A reader alerted me to a new book, Ars Vitae: The Fate of Inwardness and the Return of the Ancient Arts of Living. The author is Elisabeth Lasch-Quinn, a professor of history and senior research associate at the Campbell Public Affairs Institute, Syracuse University.
The ancient Roman philosopher Cicero wrote that philosophy is ars vitae, the art of living. Today, signs of stress and duress point to a full-fledged crisis for individuals and communities while current modes of making sense of our lives prove inadequate. Yet, in this time of alienation and spiritual longing, we can glimpse signs of a renewed interest in ancient approaches to the art of living.
In this ambitious and timely book, Elisabeth Lasch-Quinn engages both general readers and scholars on the topic of well-being. She examines the reappearance of ancient philosophical thought in contemporary American culture, probing whether new stirrings of Gnosticism, Stoicism, Epicureanism, Cynicism, and Platonism present a true alternative to our current therapeutic culture of self-help and consumerism, which elevates the self’s needs and desires yet fails to deliver on its promises of happiness and healing. Do the ancient philosophies represent a counter-tradition to today’s culture, auguring a new cultural vibrancy, or do they merely solidify a modern way of life that has little use for inwardness―the cultivation of an inner life―stemming from those older traditions? Tracing the contours of this cultural resurgence and exploring a range of sources, from scholarship to self-help manuals, films, and other artifacts of popular culture, this book sees the different schools as organically interrelated and asks whether, taken together, they can point us in important new directions.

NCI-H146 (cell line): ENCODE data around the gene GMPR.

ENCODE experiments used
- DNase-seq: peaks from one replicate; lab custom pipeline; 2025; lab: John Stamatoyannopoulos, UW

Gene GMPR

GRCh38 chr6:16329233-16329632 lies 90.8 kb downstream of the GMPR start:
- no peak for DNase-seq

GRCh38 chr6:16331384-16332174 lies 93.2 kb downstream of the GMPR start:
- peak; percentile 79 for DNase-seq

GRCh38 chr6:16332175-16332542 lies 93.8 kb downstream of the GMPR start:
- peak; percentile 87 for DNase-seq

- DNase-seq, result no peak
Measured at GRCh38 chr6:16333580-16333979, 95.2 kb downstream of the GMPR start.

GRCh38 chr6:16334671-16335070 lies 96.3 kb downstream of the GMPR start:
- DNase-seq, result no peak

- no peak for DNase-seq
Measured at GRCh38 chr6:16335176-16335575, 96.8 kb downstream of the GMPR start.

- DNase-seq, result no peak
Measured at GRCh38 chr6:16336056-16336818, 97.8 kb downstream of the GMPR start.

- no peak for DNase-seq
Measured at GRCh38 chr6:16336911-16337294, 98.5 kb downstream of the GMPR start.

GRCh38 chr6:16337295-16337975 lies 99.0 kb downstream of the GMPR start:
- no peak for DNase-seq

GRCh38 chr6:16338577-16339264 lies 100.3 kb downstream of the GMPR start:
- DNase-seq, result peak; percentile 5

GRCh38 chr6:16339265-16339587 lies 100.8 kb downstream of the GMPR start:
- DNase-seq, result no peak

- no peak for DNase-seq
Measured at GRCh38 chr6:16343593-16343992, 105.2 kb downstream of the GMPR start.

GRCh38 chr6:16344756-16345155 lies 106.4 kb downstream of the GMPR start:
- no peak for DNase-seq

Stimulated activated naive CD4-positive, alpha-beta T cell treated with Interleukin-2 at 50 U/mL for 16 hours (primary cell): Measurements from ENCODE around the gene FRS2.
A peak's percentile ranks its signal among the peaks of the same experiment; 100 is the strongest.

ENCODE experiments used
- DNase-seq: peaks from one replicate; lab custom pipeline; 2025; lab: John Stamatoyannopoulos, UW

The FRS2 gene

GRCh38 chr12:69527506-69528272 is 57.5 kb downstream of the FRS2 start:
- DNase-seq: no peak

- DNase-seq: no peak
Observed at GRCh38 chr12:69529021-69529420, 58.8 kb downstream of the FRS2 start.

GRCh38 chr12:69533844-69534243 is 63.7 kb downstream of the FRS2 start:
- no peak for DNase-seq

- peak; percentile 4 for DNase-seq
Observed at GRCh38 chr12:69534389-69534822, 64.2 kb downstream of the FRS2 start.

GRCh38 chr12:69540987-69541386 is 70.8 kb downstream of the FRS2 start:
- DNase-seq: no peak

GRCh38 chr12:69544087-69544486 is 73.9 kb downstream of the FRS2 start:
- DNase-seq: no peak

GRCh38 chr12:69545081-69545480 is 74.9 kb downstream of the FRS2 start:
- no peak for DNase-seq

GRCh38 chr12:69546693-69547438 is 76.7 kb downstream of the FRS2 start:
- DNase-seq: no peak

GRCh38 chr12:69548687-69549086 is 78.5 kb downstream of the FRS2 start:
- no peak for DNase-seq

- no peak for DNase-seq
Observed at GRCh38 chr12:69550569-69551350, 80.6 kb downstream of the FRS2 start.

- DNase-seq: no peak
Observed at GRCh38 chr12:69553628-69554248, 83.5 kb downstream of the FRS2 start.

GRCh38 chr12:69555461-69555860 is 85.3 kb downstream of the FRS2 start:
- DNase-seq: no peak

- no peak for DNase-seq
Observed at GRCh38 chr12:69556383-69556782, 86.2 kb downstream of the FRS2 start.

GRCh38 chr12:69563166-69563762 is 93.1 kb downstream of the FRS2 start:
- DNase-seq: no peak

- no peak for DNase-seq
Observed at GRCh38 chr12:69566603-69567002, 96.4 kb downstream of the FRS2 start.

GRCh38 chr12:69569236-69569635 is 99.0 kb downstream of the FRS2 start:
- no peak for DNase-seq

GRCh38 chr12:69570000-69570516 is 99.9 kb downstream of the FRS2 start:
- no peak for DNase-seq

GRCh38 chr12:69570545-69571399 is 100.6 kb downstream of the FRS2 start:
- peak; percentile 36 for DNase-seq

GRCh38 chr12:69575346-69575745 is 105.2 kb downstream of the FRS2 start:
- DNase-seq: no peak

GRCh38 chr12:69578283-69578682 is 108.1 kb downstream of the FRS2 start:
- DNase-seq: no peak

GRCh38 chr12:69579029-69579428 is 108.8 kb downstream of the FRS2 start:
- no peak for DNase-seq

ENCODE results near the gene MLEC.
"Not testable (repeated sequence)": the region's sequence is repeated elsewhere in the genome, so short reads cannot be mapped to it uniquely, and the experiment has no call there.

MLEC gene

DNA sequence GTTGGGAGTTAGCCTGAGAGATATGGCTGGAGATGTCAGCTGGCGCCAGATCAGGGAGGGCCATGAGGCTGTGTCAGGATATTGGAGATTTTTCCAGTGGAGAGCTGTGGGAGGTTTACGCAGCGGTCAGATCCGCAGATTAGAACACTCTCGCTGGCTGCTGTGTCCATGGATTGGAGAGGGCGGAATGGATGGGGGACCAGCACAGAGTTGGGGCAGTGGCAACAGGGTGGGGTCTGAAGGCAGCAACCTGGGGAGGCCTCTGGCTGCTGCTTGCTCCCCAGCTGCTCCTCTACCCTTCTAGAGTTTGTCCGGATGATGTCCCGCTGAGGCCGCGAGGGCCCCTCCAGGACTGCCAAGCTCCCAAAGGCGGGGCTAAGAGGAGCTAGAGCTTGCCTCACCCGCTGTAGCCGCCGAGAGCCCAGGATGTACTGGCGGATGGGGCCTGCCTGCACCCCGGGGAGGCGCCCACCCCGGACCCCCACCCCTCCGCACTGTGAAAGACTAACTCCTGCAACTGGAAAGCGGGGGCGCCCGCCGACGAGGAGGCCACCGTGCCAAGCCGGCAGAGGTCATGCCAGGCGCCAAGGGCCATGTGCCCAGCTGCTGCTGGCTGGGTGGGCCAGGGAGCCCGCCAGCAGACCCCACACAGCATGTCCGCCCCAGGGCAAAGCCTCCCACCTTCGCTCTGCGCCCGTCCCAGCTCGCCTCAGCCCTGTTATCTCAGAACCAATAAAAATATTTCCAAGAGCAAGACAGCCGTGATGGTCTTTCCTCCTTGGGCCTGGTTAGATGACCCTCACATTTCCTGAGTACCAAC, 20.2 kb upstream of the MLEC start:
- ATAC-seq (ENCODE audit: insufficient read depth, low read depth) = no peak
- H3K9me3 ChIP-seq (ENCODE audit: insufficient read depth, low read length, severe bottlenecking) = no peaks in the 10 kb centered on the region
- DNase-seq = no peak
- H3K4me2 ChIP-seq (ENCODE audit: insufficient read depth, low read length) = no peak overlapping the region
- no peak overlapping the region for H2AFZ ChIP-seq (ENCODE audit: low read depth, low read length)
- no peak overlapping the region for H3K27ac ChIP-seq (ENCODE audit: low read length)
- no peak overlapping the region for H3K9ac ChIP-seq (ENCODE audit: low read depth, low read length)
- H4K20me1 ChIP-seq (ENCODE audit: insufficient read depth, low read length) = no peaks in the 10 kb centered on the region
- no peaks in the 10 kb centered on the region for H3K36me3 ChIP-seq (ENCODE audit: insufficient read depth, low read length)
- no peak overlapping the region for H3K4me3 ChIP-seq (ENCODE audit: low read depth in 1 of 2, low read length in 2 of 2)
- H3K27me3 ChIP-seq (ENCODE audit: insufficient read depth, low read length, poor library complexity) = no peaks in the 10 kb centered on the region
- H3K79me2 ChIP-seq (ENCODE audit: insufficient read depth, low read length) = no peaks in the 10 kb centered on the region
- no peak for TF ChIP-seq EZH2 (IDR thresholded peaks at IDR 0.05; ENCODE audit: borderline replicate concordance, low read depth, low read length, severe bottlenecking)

Having taught Greek philosophy for more than 30 years I found myself wishing I had the time to read the entire work. Let me say that of all the Western philosophy I’ve studied ancient Greek and Roman philosophy provided the best insights concerning how to live well.1 But of course, I do not have that time. Aging has led to the realization that I must pick and choose what I learn, read, and write about. I’m reminded of my graduate school mentor Richard Blackwell‘s advice. He told me that when contemplating the course of his future research after being awarded an endowed chair in his late 50s, he was strongly pulled to doing philosophy of biology. However, he thought that it would take too long to do all the background research to master that field. Instead, he choose to combine his vast knowledge of history, foreign languages, philosophy of science to research the Galileo affair (for which he became well-known.)
Anyway, I get many great suggestions from readers about good books but alas there just isn’t time to read everything. Now in my mid-60s I simply have to pick and choose. Oh to have more time or a better mind or to be part of a global brain, etc.
1. Here is a sampling of some of the posts I’ve published about ancient philosophy on living well.